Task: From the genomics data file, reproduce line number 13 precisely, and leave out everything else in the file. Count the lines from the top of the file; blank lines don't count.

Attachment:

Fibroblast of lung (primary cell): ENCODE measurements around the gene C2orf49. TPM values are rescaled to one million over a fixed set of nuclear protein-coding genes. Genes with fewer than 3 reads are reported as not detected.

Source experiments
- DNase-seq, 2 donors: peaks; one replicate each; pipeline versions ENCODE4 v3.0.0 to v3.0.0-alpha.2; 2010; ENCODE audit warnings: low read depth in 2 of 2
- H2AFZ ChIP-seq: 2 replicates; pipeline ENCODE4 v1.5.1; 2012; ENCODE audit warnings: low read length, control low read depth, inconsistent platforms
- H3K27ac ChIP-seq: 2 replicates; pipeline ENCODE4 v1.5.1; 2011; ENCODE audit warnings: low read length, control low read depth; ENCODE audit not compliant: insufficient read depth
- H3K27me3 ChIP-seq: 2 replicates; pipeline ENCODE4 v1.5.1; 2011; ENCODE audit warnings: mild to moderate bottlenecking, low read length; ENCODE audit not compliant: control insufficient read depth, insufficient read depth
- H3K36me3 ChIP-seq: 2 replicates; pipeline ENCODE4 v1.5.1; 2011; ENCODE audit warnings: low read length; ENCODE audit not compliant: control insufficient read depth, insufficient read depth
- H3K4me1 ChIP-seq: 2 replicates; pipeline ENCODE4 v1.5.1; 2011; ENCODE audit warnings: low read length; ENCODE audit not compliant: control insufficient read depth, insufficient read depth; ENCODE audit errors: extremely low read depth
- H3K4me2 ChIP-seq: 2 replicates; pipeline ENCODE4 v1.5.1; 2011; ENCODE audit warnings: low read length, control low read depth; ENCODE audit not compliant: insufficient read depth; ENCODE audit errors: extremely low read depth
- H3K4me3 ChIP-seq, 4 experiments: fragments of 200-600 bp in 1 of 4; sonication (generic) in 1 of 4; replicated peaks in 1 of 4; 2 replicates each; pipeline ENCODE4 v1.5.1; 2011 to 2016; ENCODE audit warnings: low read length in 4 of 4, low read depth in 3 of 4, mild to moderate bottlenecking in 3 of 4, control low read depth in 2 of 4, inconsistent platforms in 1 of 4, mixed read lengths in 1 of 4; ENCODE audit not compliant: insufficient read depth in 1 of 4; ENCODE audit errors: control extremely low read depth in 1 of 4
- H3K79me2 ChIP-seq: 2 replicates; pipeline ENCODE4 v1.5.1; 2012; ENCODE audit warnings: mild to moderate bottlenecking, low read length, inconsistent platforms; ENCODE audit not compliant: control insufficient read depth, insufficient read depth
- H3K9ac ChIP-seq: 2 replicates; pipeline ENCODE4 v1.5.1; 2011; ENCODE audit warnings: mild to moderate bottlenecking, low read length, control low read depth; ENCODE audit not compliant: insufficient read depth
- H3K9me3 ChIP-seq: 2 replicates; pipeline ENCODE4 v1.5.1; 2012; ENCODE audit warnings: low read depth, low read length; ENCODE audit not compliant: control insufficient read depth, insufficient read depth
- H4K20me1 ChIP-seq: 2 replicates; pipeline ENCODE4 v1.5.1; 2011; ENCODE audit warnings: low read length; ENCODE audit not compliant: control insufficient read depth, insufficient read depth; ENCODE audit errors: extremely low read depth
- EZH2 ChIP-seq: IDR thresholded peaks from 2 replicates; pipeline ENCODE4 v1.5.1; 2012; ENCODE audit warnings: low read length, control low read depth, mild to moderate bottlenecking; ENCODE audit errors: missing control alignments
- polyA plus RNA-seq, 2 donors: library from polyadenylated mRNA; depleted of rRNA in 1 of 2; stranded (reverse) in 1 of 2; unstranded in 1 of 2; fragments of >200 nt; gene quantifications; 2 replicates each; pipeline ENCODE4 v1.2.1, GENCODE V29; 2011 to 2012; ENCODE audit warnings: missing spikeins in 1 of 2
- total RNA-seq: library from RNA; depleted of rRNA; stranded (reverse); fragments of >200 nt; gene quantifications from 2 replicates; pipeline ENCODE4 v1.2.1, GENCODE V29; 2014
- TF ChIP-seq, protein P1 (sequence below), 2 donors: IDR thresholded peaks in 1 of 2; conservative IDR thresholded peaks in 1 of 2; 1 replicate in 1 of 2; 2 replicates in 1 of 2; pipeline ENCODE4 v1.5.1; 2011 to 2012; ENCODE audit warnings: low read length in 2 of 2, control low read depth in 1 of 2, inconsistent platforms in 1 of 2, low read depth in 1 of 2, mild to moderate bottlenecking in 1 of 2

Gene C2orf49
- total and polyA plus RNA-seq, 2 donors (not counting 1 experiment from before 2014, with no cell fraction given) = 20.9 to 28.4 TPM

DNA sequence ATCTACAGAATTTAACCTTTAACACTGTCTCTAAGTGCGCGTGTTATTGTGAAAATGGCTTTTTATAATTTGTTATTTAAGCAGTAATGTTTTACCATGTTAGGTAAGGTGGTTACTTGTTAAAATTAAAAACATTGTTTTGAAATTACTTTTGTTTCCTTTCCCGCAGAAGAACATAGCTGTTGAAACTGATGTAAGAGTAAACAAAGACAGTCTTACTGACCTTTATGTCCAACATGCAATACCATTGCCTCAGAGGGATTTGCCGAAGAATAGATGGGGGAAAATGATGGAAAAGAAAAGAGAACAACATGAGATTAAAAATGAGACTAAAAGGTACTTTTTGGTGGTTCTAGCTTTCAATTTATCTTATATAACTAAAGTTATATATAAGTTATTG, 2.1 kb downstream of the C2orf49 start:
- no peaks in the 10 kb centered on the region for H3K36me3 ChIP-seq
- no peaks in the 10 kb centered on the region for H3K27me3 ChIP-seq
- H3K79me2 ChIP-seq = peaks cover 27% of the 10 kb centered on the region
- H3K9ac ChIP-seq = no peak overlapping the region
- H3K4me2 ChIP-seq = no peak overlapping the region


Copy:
- H3K9me3 ChIP-seq: 2 replicates; pipeline ENCODE4 v1.5.1; 2012; ENCODE audit warnings: low read depth, low read length; ENCODE audit not compliant: control insufficient read depth, insufficient read depth